After early years of East Coast luxury, Holly suffered neglect and abandonment, and coped with her loneliness by turning to eating disorders. She is now a survivor and determined to help others recover from the trauma of addiction.
Tell us a little about your background.
My given name is Hilary Whittaker Curtis, of English descent. I have been called by my nickname, Holly, my entire life—I was born in the ‘60s when “Holly Go Lightly ” was popular. I was a very gregarious and high-spirited little girl so the name was fitting.
My second nickname was “Holly Pops “because I was always flipping and dancing and popping about all day long. I loved dance and gymnastics. When we attended weekly Catholic Mass, I would pop up on the pew when the song, ” Holy Holy Holy ” played and belted out “Holly Holly Holly.” No lack of self-confidence in my family!
I have two brothers, Billy and Trip. We were born with golden hair, great looks, genetics, and talent. We were raised in Manhattan with extreme privilege, at least in our early years. We lived in a duplex on Park Ave, attended the finest private schools, belonged to the best clubs, summered in the Hamptons, wintered in Palm beach, Florida—a real Town and Country lifestyle.
My parents were “To the Manor Born,” both socialites—my mother from Greenwich/Riverside, Connecticut, and my father from Grosse Pointe Farms, Michigan. My mother resembled Lauren Bacall, was fabulously stylish, social, and a great dancer. She had legs that would stop traffic and was never without a stylish hat to complete her divine outfit. She was simply the life of the party. My father was Rhett Butler handsome, went to Yale and then raised his family in NYC as a successful NYSE Stock Broker.
Life was idyllic until age seven when my father walked out, my parents divorced, and my mother committed suicide seven years later. My brothers and I were away at summer camp when our mother ended her life. Our relatives packed up our apartment, then sold and donated most our belongings. We felt our life as we knew it vanished in the blink of an eye.
My siblings and I were separated and traveled back and forth to various relatives’ homes until school began. We were all sent away to boarding school—new schools, new state, new friends, new room, nothing familiar. Totally traumatizing! We had no idea where we would live or with whom.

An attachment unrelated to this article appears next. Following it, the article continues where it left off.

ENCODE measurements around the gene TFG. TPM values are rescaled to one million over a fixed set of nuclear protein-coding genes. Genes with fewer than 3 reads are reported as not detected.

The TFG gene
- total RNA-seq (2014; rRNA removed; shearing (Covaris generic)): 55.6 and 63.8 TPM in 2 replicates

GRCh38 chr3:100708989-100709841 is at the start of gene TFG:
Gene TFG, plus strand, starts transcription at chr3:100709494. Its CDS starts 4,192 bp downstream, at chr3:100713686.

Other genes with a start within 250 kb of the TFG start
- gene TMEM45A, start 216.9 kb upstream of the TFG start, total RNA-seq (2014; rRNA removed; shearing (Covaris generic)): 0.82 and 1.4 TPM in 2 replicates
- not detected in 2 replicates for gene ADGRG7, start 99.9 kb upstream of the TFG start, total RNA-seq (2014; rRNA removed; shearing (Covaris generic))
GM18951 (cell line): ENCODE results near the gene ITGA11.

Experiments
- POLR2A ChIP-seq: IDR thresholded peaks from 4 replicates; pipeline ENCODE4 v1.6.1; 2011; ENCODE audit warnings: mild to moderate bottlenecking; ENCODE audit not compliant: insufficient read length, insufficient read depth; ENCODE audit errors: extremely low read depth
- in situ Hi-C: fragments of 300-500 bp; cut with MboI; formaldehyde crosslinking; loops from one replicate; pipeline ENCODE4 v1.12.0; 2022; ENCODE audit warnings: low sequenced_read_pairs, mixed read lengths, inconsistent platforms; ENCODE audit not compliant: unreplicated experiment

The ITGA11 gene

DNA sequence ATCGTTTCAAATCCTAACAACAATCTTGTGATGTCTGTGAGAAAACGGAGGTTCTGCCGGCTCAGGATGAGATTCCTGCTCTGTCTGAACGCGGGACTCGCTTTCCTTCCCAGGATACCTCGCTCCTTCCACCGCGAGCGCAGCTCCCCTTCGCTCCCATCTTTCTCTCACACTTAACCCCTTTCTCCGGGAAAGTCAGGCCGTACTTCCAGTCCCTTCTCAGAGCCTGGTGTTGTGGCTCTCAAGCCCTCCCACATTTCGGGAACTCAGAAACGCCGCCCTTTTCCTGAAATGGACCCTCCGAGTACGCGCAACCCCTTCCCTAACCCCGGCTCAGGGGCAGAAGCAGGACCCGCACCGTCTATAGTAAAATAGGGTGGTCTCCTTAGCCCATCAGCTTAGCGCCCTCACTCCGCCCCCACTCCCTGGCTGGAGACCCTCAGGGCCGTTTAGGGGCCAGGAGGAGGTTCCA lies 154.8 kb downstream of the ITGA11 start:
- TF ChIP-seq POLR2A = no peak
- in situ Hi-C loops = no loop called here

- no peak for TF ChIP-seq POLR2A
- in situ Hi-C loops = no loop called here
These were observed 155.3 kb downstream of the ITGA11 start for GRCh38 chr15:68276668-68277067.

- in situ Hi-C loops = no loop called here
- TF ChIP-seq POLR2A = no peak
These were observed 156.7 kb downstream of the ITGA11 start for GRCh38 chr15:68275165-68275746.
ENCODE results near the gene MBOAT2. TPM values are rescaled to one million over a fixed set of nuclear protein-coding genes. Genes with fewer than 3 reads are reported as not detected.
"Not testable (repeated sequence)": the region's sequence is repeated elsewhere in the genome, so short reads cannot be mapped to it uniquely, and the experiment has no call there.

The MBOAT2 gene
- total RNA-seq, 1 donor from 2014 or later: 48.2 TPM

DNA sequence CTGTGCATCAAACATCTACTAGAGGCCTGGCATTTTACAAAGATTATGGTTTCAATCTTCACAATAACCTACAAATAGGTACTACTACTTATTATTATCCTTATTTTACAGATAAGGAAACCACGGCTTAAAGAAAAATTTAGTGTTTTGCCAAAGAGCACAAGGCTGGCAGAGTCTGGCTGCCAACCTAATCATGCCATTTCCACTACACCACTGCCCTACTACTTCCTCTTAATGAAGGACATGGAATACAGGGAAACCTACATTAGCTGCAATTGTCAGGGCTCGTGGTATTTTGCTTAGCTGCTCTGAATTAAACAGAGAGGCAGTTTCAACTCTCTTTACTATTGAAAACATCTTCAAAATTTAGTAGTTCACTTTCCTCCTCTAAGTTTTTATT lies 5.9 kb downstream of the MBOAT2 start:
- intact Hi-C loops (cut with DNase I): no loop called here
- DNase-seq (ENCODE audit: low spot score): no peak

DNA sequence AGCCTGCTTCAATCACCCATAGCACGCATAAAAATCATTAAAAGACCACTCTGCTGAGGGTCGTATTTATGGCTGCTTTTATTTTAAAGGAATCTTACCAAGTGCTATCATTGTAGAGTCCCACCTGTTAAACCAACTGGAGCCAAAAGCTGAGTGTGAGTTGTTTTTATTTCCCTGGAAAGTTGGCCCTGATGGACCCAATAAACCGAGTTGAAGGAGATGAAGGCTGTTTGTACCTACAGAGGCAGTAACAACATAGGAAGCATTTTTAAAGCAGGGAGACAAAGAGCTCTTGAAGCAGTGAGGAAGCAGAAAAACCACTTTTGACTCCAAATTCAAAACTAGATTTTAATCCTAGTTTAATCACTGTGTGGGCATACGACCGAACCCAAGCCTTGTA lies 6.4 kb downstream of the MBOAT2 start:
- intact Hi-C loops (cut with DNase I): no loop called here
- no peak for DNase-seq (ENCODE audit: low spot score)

Very shortly after I was at my new school, I became overwhelmed by the lack of control in my life and the traumatic events that had occurred. A fellow student at the school was throwing up all her food and this is how I became familiar with an eating disorder. She was causing quite a stir, but receiving lots of attention. I was starved for attention and sadly, eating disorders took hold of me and my life. It would be 13 dark, painful years of torment suffering Anorexia Nervosa and Bulimia Nervosa before I began my road to recovery.
I graduated Miss Hall’s School in 1981 with many academic awards and achievements. I was awarded the coveted “School Spirit Cup.” I tried to perfect every area of my life to mask the imperfections. I attended Northwestern University for college, joining Tri Delta Sorority and becoming a Big Ten Cheerleader. The Midwest tempo and values were just what I needed.
Shortly after college, I married a wonderful man from Northbrook, Illinois. His parents reminded me of Fred Rodgers and Mary Poppins/Fraulein Maria. It was the stability and normalcy I needed. I had a short successful sales career in Chicago working for a telecommunications company and later a graphics/document packaging company. We moved to Glenview, Illinois and later Lake Forest, Illinois and raised two daughters.
I got divorced after 13 years of marriage and went back to work to become a realtor in residential real estate and a part-time dance instructor. I loved the sales world and missed my years dancing. I am still teaching dance today and very involved at many studios. I am remarried and reside in Chicago.
When did you start thinking about making a change in midlife?